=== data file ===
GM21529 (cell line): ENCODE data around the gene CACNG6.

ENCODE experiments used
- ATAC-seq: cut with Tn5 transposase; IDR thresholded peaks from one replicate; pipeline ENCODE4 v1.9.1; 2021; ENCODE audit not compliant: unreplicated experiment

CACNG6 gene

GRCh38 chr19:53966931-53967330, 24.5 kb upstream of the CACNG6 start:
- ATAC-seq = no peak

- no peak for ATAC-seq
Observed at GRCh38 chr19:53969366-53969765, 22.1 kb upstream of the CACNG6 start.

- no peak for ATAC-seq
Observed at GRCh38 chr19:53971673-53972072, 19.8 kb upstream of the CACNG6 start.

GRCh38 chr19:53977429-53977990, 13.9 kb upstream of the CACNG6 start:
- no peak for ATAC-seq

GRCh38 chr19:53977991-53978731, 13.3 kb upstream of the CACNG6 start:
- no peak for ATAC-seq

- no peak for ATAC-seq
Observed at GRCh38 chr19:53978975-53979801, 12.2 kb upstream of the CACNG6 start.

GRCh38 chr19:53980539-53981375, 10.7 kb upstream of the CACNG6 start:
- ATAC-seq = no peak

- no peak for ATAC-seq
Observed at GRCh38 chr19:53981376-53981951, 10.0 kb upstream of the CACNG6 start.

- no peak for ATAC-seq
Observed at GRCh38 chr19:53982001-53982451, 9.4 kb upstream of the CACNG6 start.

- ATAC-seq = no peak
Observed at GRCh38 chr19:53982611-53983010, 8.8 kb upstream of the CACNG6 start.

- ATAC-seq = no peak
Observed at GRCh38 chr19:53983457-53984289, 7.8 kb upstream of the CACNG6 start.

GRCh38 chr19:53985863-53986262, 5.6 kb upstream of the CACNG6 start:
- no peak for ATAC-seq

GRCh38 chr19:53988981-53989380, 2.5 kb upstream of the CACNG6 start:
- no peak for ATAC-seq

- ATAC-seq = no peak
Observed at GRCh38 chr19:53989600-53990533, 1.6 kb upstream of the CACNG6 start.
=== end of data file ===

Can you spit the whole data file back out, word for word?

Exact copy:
GM21529 (cell line): ENCODE data around the gene CACNG6.

ENCODE experiments used
- ATAC-seq: cut with Tn5 transposase; IDR thresholded peaks from one replicate; pipeline ENCODE4 v1.9.1; 2021; ENCODE audit not compliant: unreplicated experiment

CACNG6 gene

GRCh38 chr19:53966931-53967330, 24.5 kb upstream of the CACNG6 start:
- ATAC-seq = no peak

- no peak for ATAC-seq
Observed at GRCh38 chr19:53969366-53969765, 22.1 kb upstream of the CACNG6 start.

- no peak for ATAC-seq
Observed at GRCh38 chr19:53971673-53972072, 19.8 kb upstream of the CACNG6 start.

GRCh38 chr19:53977429-53977990, 13.9 kb upstream of the CACNG6 start:
- no peak for ATAC-seq

GRCh38 chr19:53977991-53978731, 13.3 kb upstream of the CACNG6 start:
- no peak for ATAC-seq

- no peak for ATAC-seq
Observed at GRCh38 chr19:53978975-53979801, 12.2 kb upstream of the CACNG6 start.

GRCh38 chr19:53980539-53981375, 10.7 kb upstream of the CACNG6 start:
- ATAC-seq = no peak

- no peak for ATAC-seq
Observed at GRCh38 chr19:53981376-53981951, 10.0 kb upstream of the CACNG6 start.

- no peak for ATAC-seq
Observed at GRCh38 chr19:53982001-53982451, 9.4 kb upstream of the CACNG6 start.

- ATAC-seq = no peak
Observed at GRCh38 chr19:53982611-53983010, 8.8 kb upstream of the CACNG6 start.

- ATAC-seq = no peak
Observed at GRCh38 chr19:53983457-53984289, 7.8 kb upstream of the CACNG6 start.

GRCh38 chr19:53985863-53986262, 5.6 kb upstream of the CACNG6 start:
- no peak for ATAC-seq

GRCh38 chr19:53988981-53989380, 2.5 kb upstream of the CACNG6 start:
- no peak for ATAC-seq

- ATAC-seq = no peak
Observed at GRCh38 chr19:53989600-53990533, 1.6 kb upstream of the CACNG6 start.